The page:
Roasted cauliflower, fennel and pumpkin soup

Mothers Day came and went in the place we live. For us, it was a low key day. My three sisters and I had recently returned from New Zealand where we farewelled our beautiful cousin Simon. He was a kind, funny, free-thinking, non-accepting of the status quo, shining beacon of a man. His battle with Fredreich’s Ataxia had worn him down and so, he took his leave of us. We are left heartsick and numb but I like to think he has shaken off the earthly chains of his embattled body and spirit and is perhaps dancing somewhere, to the Rolling Stones, on a warm tropical beach. He has a frangipani tucked behind his fine thatch of fiery, strawberry-blond hair and the requisite seaside cocktail in hand. Vale Simon.

So, as exhaustion overtook us, Mothers Day was gentle and unassuming. My boys were sweetly honest with heartfelt gifts, words and cards. In the spirit of honouring Mothers everywhere, I give a shoutout to my own Mum, whose patient, deep abiding love has been an invisible prop against my back in the hardest of times. I give a shoutout to my sisters who are mothers, how I admire their patience, far greater than mine. For another sister who is a step mum (a tough gig at times), I give her a shoutout as a steady and wise presence in the life her stepchild. For our Aunty Lyn, one of the strongest of women who has lost far more than any mother should ever have to but still loves, lives and not simply exists. For my friends who are Mums of all kinds, whether they have children, fur-babies or even plant-babies. These are women I admire, lean on, talk to and share this crazy life journey with in a real, unaffected, lack of bullshit kind of way. You know who you are.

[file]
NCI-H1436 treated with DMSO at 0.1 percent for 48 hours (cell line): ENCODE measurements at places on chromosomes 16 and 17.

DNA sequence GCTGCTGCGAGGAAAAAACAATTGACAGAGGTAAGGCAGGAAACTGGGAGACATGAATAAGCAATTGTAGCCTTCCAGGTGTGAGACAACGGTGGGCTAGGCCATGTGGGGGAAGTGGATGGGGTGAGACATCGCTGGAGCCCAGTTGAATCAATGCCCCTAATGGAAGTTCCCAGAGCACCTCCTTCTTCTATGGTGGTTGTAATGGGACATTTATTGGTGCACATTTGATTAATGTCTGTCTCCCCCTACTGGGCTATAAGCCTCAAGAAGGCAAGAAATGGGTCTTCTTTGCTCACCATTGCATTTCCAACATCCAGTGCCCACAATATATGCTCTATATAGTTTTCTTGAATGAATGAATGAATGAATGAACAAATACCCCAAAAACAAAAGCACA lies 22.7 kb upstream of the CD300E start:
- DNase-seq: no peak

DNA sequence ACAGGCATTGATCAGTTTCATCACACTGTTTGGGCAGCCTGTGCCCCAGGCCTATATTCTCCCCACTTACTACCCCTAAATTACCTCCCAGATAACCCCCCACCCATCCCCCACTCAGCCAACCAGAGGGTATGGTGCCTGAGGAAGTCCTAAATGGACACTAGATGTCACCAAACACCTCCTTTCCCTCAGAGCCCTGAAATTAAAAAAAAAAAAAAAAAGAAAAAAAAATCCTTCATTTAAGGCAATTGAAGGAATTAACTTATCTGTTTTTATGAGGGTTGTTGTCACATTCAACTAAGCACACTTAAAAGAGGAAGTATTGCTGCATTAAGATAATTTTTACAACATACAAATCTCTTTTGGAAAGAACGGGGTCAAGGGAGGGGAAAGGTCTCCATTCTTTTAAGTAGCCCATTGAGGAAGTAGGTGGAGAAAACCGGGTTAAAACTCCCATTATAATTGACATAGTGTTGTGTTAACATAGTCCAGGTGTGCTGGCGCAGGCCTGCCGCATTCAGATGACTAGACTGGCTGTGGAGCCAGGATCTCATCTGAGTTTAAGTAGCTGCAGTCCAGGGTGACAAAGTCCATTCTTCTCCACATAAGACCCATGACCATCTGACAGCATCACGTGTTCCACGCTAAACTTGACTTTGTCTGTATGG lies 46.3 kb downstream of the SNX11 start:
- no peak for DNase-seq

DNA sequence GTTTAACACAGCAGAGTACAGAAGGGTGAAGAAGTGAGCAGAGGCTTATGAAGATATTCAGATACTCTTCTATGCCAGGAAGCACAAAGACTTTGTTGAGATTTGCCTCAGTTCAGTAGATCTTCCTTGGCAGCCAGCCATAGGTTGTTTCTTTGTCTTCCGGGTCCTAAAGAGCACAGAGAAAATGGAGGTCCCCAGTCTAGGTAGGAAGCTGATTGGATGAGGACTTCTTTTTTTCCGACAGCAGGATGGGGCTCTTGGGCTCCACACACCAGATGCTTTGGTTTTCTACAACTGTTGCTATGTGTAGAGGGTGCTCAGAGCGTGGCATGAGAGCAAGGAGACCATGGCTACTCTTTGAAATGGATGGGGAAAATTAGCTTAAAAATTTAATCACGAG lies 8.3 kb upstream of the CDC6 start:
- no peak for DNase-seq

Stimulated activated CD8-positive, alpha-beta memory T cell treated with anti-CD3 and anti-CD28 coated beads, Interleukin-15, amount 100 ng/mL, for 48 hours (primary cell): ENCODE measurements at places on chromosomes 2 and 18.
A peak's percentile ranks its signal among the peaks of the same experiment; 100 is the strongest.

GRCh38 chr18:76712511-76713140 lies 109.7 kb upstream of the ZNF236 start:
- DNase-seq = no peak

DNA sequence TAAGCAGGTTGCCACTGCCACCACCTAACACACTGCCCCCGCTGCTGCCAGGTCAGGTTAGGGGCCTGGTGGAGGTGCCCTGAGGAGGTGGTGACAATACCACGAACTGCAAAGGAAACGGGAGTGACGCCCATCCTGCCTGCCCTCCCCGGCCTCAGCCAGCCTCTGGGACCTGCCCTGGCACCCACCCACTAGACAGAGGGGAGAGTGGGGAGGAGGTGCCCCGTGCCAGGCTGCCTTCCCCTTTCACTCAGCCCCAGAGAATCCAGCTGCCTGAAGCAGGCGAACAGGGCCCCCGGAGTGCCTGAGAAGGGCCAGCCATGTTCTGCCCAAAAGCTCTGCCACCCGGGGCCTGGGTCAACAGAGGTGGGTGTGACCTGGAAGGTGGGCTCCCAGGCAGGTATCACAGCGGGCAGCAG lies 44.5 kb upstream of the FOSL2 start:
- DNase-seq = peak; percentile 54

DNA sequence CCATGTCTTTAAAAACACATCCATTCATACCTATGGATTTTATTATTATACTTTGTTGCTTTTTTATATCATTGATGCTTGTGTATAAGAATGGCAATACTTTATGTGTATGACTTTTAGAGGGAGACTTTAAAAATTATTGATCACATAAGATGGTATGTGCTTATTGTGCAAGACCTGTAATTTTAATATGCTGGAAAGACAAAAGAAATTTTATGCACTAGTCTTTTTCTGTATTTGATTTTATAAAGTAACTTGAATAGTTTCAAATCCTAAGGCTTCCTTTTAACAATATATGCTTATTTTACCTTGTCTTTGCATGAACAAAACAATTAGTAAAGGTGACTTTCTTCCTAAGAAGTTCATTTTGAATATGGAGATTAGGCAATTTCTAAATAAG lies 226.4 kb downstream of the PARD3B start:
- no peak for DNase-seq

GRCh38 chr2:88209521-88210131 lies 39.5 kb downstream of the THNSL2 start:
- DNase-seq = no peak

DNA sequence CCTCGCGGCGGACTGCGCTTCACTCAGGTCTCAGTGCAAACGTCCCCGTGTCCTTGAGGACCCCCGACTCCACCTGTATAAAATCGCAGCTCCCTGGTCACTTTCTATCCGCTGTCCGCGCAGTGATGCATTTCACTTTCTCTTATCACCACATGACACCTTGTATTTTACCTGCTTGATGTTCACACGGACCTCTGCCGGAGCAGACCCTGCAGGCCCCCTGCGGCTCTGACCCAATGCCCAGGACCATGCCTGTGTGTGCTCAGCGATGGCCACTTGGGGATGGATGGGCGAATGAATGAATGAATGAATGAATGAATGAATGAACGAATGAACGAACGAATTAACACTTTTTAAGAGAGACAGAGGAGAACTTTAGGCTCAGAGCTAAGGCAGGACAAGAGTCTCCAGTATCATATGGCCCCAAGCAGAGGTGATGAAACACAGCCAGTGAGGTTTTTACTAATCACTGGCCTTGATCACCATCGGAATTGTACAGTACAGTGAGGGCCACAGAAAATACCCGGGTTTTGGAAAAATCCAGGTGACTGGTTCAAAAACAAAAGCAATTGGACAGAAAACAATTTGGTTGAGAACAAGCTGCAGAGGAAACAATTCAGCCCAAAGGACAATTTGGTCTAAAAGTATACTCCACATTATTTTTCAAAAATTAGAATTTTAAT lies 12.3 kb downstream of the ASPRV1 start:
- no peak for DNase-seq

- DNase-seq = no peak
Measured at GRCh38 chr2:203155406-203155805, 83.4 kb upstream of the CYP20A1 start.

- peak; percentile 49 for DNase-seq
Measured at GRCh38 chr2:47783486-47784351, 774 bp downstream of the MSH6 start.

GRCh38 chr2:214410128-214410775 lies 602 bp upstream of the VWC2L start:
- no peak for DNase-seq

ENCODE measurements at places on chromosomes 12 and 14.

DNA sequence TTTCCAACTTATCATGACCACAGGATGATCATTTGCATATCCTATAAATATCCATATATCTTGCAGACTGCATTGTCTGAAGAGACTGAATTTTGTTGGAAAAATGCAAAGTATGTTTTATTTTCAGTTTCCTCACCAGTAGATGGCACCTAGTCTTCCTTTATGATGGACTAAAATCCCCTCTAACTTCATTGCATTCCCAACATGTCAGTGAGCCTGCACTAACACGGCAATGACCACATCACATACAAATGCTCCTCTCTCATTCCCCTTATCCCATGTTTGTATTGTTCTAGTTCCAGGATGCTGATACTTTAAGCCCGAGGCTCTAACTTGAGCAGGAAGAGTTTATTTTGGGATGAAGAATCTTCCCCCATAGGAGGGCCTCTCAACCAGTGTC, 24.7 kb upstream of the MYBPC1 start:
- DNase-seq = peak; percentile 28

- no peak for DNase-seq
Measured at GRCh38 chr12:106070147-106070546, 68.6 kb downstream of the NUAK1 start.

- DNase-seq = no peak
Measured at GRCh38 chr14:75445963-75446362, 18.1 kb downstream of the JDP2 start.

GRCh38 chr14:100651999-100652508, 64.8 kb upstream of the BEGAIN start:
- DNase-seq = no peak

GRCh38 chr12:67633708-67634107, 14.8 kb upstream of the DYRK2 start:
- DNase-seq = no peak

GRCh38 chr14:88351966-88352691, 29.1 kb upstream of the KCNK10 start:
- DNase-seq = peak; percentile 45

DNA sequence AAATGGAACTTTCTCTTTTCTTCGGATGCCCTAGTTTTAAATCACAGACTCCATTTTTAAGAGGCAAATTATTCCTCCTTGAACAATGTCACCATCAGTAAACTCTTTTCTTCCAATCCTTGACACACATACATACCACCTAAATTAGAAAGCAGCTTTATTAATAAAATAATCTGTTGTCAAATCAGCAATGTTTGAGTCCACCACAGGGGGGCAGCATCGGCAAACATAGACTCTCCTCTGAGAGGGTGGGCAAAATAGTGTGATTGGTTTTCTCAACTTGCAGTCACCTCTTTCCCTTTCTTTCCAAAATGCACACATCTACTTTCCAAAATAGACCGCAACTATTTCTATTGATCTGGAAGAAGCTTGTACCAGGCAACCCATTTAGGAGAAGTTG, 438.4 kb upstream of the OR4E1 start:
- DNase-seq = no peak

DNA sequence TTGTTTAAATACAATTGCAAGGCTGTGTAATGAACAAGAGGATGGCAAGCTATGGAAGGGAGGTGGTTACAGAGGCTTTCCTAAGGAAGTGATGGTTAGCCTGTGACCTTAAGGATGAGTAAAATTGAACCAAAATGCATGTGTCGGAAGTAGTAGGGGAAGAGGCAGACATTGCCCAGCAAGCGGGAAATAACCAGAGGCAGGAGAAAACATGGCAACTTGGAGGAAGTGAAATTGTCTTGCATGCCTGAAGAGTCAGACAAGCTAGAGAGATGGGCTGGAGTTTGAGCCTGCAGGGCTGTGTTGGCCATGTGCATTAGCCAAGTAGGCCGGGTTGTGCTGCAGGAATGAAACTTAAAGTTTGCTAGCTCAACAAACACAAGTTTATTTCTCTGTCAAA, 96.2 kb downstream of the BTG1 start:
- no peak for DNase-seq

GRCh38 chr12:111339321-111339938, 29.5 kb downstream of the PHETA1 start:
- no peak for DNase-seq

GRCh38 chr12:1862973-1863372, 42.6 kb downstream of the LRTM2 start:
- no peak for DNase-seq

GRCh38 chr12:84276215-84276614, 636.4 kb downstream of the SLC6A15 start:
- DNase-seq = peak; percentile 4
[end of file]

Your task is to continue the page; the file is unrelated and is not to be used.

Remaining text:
Mum and her hubby did pop over for a simple Mothers Day lunch. We had bowls of this filling, thick and earthily spicy soup followed by a luscious gluten free custard-like apple cake that Mum had made. (Something I will certainly be baking and blogging soon.) Happy Mothers Day, yes it’s belated but no less heartfelt.

ROASTED CAULIFLOWER, FENNEL AND PUMPKIN SOUP

WHAT YOU NEED
1/2 cauliflower (600g)
1 large fennel bulb
300g pumpkin
1 1/2 tsps cumin seeds
1 1/2 tsps dried oregano
1/2 – 1 tsp dried chilli (depending on your tolerance for heat)
Salt
Olive oil or grapeseed oil
2 medium size potatoes
1 litre veggie stock
1 litre water
Pepper

HOW YOU DO IT
Preheat oven to 180C and line two trays with baking paper .
Cut the cauliflower into florets, chop the fennel bulb into 2 cm chunks and the pumpkin also into 2 cm chunks.